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Five Observations From the 2014 World Cup Final

The 2014 World Cup final was not a classic but it would be hard to argue that the Germans were not deserving winners. They were the best collective unit, achieved the outstanding result in the World Cup demolishing the hosts, Brazil, 7-1 in the semifinals and were by far the most consistent team in the tournament. Most importantly though was even when things didn’t quite click for Germany in the final they didn’t panic and crucially took their chance when it was presented.

Argentina did what they could and made Germany fight right to the end though the Albiceleste will rue their generosity when they had gilt-edged opportunities to score. The fact that they didn’t force a proper save out of Manuel Neuer will gnaw at them. Their key forward players didn’t fire and Ángel di María’s absence robbed the Argentines of one of their few in-form attacking figures.

Interestingly, this was the seventh time the Germans and Argentineans have met in World Cup history and the third occasion they’ve contested the final.

Patience versus Obduracy:

The contrasting approaches of the Germans and the Argentineans made for a fascinating match as Alejandro Sabella’s side effectively challenged Germany to break them down. Playing a 4-4-2 Argentina was compact and disciplined soaking up the pressure and making a number of dangerous raids down the other end.

Mats Hummels’ pace was examined early on as Argentina looked to attack the German backline with direct, forceful runs. Indeed for all the possession the Germans had Argentina created a number of dangerous opportunities, though they didn’t test Manuel Neuer. The high line Germany employed invited Argentina to exploit the gaps behind which the Albiceleste was happy to attack.

Joachim Löw’s side was rocked by the late withdrawal of Sami Khedira and then later on in the game when his replacement the unfortunate Christoph Kramer was taken off in the 30th minute. The Borussia Mönchengladbach midfielder’s head crashed off Ezequiel Garay’s shoulder as the latter attempted a shoulder charge. The German medical crew should have called for a substitution straight away but Kramer was left on for a further 10 minutes before he departed the pitch looking dazed and confused.

The disruption was naturally unwanted but Joachim Löw avoided shifting Philipp Lahm back into the center opting instead to bring on André Schürrle on and asking Mesut Özil to play in more central areas.

Despite enjoying a lot of possession the loss of Khedira seemed to affect the rhythm of the German midfield but they still held strong as the Argentines grew in confidence as the game wore on.

Höwedes benefits from refereeing leniency:

This World Cup, for better or worse, has been marked by the lack of yellow and red cards. The instruction to all referees was to keep the cards in their pockets and only produce them as a last resort. Whilst nobody wants to see a card happy referee this World Cup saw games which threatened to boil over as the officials erred on the side of leniency with Brazil’s game against Colombia being a prime example.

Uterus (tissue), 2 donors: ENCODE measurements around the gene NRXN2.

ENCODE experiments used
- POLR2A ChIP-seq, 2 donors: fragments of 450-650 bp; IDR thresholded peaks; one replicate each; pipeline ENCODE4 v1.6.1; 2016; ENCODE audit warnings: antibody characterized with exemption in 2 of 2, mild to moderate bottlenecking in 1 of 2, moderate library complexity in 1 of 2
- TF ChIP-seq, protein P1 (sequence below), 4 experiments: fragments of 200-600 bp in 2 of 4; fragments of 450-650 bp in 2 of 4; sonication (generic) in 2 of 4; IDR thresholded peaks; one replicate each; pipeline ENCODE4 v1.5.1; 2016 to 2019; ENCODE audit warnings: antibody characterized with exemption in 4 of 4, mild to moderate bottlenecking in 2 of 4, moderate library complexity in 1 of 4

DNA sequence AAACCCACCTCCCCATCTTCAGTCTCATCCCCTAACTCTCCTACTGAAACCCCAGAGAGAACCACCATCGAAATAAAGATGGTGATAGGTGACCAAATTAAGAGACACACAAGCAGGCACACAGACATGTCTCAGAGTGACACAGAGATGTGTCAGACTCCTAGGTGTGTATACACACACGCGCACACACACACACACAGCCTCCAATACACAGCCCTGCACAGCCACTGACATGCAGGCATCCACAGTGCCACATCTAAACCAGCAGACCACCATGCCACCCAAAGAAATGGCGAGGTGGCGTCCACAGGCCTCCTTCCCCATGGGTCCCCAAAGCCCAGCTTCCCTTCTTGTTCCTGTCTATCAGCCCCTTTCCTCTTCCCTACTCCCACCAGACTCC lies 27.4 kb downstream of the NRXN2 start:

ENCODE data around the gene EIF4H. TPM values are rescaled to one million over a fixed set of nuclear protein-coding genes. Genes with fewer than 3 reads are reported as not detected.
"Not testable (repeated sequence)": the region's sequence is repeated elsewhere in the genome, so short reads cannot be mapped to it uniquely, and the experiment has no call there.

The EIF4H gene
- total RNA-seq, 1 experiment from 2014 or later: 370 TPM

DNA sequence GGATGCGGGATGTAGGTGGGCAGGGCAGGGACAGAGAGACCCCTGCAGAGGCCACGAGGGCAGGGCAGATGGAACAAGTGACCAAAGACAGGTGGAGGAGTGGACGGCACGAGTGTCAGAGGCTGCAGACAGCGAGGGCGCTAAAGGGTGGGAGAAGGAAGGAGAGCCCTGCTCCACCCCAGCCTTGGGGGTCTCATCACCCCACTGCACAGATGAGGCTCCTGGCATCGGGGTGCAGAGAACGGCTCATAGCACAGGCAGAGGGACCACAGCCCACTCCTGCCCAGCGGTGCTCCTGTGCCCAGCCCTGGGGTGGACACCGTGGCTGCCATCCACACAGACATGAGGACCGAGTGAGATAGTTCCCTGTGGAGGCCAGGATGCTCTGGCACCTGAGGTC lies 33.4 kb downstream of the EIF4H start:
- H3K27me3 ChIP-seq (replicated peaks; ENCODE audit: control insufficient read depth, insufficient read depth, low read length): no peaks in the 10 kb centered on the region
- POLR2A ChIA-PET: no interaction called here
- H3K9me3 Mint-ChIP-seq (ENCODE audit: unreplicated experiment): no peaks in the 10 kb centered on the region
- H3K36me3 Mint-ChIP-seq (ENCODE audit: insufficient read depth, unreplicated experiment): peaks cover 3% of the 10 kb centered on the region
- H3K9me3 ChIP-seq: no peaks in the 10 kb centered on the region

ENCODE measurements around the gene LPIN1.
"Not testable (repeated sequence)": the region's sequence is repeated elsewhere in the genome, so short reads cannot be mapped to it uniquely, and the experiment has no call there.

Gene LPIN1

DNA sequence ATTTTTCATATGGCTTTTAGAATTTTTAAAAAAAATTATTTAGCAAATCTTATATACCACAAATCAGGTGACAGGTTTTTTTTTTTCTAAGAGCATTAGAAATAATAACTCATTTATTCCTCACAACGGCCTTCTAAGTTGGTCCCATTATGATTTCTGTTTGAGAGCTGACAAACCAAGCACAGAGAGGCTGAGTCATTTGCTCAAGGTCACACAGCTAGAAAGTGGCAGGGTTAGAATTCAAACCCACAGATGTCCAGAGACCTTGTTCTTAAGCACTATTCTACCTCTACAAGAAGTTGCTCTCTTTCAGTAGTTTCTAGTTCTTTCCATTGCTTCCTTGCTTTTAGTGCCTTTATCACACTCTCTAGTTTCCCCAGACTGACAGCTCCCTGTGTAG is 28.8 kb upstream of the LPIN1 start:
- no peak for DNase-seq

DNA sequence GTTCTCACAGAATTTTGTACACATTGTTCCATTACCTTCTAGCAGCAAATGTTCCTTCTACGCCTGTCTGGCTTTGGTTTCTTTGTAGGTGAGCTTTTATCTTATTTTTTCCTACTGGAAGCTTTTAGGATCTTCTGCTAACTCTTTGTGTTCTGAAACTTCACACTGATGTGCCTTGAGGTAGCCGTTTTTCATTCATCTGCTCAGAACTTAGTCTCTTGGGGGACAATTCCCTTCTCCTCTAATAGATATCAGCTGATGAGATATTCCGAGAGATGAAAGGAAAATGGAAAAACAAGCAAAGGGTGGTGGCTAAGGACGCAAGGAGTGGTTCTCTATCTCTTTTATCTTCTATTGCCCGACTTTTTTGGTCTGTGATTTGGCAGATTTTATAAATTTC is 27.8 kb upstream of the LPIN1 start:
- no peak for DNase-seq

Benedikt Höwedes can count himself extremely lucky to have remained on the pitch after his challenge on Pablo Zabaleta. It was high, the studs were showing and he caught the Manchester City fullback pretty hard. One feels that if there wasn’t a demand for leniency Höwedes could have easily seen red and the German fullback should have made the most of his reprieve when he headed an uncontested effort from a Toni Kroos corner against the post at the end of the first half.

The dynamic of the game could have easily changed had the referee, Nicola Rizzoli, chosen to be more strict.

Mascherano central to Sabella’s plan:

The talk surrounding the Argentina camp naturally centered on Lionel Messi and whether he could inspire the Albiceleste to a third World Cup triumph. Alejandro Sabella though chose to rely on the strengths of Javier Mascherano to repel the threat of the Germans. Mascherano didn’t disappoint as he marshaled his midfield, read the game well and exuded defiance. Indeed as the tournament has progressed Mascherano has grown in importance.

In a certain way he alleviated the burden off Lionel Messi as Alejandro Sabella opted to make the Albiceleste difficult to beat. The initial focus was on Argentina to defend and the pressure was on the back four and Mascherano to stop the Germans rather than make Messi the sole focal point of the Argentinean game plan.

Messi looked tired and failed to tuck away chances that he would have normally finished had he been fresh. His miss in the 47th minute was his clearest opportunity and one he would have expected to put away. Messi’s free kick in the last minute of extra time summed up his game, unspectacular.

Messi has lit up the competition with moments of magic and he did win Golden Ball but the big prize eluded the Barcelona star. Argentina’s dependence on him proved too much but Messi could have expected more from his fellow forwards.

Argentina spurn golden opportunities: